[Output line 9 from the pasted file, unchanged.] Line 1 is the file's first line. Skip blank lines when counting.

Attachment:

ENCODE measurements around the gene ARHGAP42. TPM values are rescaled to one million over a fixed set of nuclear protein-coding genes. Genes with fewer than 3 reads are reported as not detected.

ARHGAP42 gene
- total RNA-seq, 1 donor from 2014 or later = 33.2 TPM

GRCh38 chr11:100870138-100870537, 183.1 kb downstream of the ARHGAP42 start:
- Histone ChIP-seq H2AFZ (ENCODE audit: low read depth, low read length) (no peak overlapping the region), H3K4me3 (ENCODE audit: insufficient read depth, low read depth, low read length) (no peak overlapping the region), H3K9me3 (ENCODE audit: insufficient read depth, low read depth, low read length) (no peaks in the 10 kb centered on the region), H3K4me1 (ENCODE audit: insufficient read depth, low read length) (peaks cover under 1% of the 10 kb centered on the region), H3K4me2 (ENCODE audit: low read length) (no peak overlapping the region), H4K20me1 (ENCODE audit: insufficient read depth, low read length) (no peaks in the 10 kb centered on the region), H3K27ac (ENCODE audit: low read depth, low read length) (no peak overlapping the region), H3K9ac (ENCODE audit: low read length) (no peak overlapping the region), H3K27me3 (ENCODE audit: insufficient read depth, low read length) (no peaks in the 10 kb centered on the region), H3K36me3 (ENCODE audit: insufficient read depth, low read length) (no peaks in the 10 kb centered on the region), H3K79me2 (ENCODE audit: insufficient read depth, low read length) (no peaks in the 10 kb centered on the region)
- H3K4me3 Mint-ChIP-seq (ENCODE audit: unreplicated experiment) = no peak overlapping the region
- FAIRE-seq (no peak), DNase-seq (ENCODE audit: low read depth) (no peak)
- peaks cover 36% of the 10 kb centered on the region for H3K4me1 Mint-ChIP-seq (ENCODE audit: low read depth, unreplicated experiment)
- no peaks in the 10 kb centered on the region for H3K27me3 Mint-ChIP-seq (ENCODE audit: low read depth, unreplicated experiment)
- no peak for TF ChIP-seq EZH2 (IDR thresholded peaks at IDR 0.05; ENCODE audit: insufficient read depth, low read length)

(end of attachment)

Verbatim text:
- no peaks in the 10 kb centered on the region for H3K27me3 Mint-ChIP-seq (ENCODE audit: low read depth, unreplicated experiment)